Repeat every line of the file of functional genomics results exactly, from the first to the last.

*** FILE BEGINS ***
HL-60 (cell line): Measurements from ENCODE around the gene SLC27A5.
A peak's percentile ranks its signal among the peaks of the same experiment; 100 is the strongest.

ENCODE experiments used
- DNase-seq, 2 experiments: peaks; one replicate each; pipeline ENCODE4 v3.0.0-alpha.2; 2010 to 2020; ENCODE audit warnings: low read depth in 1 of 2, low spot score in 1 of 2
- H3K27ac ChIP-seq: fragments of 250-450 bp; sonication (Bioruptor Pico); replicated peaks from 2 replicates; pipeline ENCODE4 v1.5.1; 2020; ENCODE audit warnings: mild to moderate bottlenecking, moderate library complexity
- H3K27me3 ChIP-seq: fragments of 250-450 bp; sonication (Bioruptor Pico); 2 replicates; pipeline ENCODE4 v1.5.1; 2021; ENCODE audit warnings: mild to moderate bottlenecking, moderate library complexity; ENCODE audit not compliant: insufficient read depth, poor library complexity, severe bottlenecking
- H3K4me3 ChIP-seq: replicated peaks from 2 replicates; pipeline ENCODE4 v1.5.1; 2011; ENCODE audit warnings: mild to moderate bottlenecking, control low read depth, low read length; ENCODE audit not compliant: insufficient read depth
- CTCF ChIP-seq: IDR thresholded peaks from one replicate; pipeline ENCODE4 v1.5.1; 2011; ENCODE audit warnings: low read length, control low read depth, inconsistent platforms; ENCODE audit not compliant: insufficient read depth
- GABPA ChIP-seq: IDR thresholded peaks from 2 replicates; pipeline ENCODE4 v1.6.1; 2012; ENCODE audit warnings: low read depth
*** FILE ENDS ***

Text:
HL-60 (cell line): Measurements from ENCODE around the gene SLC27A5.
A peak's percentile ranks its signal among the peaks of the same experiment; 100 is the strongest.

ENCODE experiments used
- DNase-seq, 2 experiments: peaks; one replicate each; pipeline ENCODE4 v3.0.0-alpha.2; 2010 to 2020; ENCODE audit warnings: low read depth in 1 of 2, low spot score in 1 of 2
- H3K27ac ChIP-seq: fragments of 250-450 bp; sonication (Bioruptor Pico); replicated peaks from 2 replicates; pipeline ENCODE4 v1.5.1; 2020; ENCODE audit warnings: mild to moderate bottlenecking, moderate library complexity
- H3K27me3 ChIP-seq: fragments of 250-450 bp; sonication (Bioruptor Pico); 2 replicates; pipeline ENCODE4 v1.5.1; 2021; ENCODE audit warnings: mild to moderate bottlenecking, moderate library complexity; ENCODE audit not compliant: insufficient read depth, poor library complexity, severe bottlenecking
- H3K4me3 ChIP-seq: replicated peaks from 2 replicates; pipeline ENCODE4 v1.5.1; 2011; ENCODE audit warnings: mild to moderate bottlenecking, control low read depth, low read length; ENCODE audit not compliant: insufficient read depth
- CTCF ChIP-seq: IDR thresholded peaks from one replicate; pipeline ENCODE4 v1.5.1; 2011; ENCODE audit warnings: low read length, control low read depth, inconsistent platforms; ENCODE audit not compliant: insufficient read depth
- GABPA ChIP-seq: IDR thresholded peaks from 2 replicates; pipeline ENCODE4 v1.6.1; 2012; ENCODE audit warnings: low read depth